I have been rather absorbed with the problems with Intuit the past couple of days. They went down tuesday night and we had to switch our payment processing over to paypal during the outage. Thankfully, we had a backup plan. Our back up plan gets simulated monthly across all systems. Thankfully it worked when it needed to, but not without the full on efforts of the development team.
I was able to sit down with David Charon of Metropolitan Regional Information Systems (MRIS) last week. I am not sure how it came up, but he mentioned that his MLS system produces around $250,000 in revenue for participants and subscribers every day. He may have said $150,000 – but the actual number is inmaterial to the point that MLS services are like banking services or merchant account services. Businesses rely on them every day to service their clients. In the case of Intuit, businesses could not process payroll direct deposits, or receive payments from customers for nearly 36 hours. Checks bounced. I wonder what the true costs were.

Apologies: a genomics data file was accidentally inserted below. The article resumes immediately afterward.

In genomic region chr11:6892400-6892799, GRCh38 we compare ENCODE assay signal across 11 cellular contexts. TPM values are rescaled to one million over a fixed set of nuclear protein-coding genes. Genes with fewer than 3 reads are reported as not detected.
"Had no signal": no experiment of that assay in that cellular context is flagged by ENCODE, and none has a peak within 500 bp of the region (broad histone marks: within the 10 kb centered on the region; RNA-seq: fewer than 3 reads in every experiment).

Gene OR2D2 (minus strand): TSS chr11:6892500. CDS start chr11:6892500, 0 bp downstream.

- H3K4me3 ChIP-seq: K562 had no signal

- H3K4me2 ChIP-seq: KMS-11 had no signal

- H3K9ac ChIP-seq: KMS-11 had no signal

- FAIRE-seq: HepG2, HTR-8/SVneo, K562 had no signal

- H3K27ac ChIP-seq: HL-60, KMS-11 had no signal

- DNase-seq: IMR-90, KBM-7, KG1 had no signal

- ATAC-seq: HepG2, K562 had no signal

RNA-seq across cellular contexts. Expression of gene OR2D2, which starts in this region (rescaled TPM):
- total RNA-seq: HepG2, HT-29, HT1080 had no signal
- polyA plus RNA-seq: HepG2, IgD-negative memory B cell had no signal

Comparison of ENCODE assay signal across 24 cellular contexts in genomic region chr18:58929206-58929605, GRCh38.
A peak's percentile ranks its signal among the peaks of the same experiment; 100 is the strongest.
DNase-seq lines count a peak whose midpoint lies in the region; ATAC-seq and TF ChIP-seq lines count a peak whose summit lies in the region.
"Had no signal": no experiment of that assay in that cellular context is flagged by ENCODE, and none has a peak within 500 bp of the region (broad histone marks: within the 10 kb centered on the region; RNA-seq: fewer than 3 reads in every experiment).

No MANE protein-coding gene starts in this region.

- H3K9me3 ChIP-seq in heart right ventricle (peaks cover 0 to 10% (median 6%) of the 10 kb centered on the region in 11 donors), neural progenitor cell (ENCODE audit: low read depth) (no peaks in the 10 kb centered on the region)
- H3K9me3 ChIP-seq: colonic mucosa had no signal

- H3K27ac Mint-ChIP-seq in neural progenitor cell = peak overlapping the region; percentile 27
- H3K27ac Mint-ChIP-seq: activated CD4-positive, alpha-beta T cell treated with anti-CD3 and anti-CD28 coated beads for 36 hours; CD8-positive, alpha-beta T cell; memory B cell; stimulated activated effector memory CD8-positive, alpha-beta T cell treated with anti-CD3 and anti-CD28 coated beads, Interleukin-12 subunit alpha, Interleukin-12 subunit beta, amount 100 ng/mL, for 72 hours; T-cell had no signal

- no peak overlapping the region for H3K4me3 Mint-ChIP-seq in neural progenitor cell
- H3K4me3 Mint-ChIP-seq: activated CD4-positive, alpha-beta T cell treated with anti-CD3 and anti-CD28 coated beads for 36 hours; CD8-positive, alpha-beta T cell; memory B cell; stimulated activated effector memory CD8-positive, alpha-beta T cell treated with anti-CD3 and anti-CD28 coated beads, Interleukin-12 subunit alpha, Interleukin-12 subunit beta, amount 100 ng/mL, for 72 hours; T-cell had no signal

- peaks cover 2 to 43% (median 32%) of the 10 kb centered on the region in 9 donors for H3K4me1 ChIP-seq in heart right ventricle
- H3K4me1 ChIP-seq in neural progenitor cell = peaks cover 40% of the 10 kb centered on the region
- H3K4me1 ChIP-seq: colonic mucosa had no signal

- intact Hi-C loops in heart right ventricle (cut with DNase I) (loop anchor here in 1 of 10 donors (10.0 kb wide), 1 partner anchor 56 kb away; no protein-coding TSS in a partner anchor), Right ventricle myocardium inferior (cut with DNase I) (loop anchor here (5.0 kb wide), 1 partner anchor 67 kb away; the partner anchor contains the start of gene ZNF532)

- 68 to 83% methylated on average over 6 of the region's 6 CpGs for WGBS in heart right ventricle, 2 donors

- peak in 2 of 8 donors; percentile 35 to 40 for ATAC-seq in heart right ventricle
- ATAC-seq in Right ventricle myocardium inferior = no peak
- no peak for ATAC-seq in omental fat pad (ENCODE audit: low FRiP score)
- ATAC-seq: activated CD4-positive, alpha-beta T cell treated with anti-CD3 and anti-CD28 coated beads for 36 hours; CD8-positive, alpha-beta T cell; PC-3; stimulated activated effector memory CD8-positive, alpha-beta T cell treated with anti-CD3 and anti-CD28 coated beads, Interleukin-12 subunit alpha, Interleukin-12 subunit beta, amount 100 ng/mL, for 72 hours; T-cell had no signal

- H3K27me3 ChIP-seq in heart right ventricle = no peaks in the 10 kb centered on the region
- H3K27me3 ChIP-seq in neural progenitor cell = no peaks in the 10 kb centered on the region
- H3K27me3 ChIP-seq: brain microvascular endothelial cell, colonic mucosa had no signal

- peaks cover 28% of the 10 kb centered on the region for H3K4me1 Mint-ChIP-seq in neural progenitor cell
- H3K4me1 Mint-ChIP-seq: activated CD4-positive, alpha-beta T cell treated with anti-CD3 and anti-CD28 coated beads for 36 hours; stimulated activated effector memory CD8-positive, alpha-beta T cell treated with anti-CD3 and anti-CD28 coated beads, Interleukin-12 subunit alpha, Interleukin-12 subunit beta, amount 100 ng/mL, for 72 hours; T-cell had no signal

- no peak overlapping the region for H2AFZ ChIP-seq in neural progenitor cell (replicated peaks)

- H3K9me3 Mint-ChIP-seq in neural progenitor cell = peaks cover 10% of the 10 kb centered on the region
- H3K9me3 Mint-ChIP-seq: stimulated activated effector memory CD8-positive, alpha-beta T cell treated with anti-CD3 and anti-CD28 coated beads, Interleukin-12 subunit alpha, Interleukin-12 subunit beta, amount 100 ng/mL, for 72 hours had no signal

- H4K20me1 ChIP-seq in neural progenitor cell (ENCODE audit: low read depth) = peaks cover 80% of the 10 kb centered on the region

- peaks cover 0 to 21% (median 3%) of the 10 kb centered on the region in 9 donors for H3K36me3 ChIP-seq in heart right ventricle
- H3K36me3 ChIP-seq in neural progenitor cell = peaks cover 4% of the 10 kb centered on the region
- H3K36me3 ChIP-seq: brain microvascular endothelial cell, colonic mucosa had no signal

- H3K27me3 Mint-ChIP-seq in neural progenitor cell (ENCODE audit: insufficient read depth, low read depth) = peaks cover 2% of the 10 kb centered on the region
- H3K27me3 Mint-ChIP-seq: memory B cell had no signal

Like MLS vendors, Intuit made sales claims of their system redundancy, mirrors, RAID compliance, etc. But have you tested it? Have you practiced a backup plan? As an MLS service provider, I believe that it is your responsibility to have a documented plan in place. Make sure that the owners of actions in that plan are clearly instructed on their responsibilities, and test it. Make sure it works. Turn off the MLS system and bring it online using the backup. Watch for issues and fix them. Survey customers to learn if it worked.